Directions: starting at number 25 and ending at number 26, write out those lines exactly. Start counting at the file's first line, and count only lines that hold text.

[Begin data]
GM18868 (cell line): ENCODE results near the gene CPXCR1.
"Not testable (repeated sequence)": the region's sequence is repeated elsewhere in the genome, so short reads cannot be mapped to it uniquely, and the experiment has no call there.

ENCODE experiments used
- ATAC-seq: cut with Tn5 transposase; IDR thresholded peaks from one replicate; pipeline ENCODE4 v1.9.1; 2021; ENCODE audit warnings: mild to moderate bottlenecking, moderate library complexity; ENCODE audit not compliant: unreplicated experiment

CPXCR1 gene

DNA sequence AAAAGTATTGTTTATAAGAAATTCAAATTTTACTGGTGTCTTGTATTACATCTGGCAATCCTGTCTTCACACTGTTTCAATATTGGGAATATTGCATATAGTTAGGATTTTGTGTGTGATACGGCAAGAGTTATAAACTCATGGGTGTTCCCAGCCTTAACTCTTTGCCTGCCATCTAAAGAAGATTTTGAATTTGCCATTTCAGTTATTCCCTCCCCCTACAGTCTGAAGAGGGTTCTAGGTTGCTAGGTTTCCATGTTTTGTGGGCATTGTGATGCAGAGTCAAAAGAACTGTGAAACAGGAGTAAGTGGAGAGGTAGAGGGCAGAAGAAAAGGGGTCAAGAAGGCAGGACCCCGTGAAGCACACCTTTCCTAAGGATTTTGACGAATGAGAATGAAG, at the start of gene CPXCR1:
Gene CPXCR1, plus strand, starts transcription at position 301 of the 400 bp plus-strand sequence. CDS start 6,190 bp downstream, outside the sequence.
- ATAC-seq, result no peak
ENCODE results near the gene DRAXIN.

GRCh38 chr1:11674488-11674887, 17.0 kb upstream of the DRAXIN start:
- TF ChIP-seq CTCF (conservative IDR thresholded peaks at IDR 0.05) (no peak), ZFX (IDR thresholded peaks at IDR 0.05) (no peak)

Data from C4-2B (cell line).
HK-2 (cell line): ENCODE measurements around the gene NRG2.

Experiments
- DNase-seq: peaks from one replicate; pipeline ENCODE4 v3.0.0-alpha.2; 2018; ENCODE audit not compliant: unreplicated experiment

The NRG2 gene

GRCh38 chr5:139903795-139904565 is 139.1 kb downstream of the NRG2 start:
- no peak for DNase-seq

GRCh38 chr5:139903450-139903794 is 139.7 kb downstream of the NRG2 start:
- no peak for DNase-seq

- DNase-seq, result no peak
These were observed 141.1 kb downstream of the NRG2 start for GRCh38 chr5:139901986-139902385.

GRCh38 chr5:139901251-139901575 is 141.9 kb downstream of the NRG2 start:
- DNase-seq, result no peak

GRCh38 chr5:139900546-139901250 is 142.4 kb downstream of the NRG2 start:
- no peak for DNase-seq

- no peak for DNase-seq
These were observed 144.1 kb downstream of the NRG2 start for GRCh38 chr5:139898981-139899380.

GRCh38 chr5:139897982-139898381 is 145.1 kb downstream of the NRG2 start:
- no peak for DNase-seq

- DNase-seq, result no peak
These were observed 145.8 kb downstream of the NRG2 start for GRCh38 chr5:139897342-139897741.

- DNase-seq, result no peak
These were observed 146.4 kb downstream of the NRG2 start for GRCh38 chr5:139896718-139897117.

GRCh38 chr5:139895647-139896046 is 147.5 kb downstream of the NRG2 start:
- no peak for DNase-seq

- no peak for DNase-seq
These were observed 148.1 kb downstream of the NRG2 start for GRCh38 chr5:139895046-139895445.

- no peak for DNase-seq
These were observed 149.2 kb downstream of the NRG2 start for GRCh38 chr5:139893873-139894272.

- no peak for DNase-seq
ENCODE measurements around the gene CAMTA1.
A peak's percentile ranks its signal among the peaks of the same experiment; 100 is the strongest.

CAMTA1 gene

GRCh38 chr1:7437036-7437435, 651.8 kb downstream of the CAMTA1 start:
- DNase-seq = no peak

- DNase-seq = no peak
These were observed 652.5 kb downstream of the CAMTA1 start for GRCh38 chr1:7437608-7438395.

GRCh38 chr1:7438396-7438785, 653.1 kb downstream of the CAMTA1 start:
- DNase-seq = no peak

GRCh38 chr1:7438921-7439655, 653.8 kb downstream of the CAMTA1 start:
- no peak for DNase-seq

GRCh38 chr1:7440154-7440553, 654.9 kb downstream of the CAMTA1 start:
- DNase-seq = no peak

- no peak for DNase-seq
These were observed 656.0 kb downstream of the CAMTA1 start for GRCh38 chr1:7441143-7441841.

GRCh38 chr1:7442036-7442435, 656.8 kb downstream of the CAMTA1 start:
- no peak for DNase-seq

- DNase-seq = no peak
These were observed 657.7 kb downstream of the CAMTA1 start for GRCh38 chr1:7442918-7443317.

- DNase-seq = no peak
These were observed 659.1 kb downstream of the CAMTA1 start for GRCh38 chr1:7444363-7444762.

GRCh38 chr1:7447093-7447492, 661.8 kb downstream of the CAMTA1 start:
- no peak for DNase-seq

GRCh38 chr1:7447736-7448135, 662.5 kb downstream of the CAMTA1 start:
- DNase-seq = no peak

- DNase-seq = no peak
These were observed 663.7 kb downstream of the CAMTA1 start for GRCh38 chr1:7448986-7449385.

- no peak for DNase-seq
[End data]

GRCh38 chr5:139900546-139901250 is 142.4 kb downstream of the NRG2 start:
- no peak for DNase-seq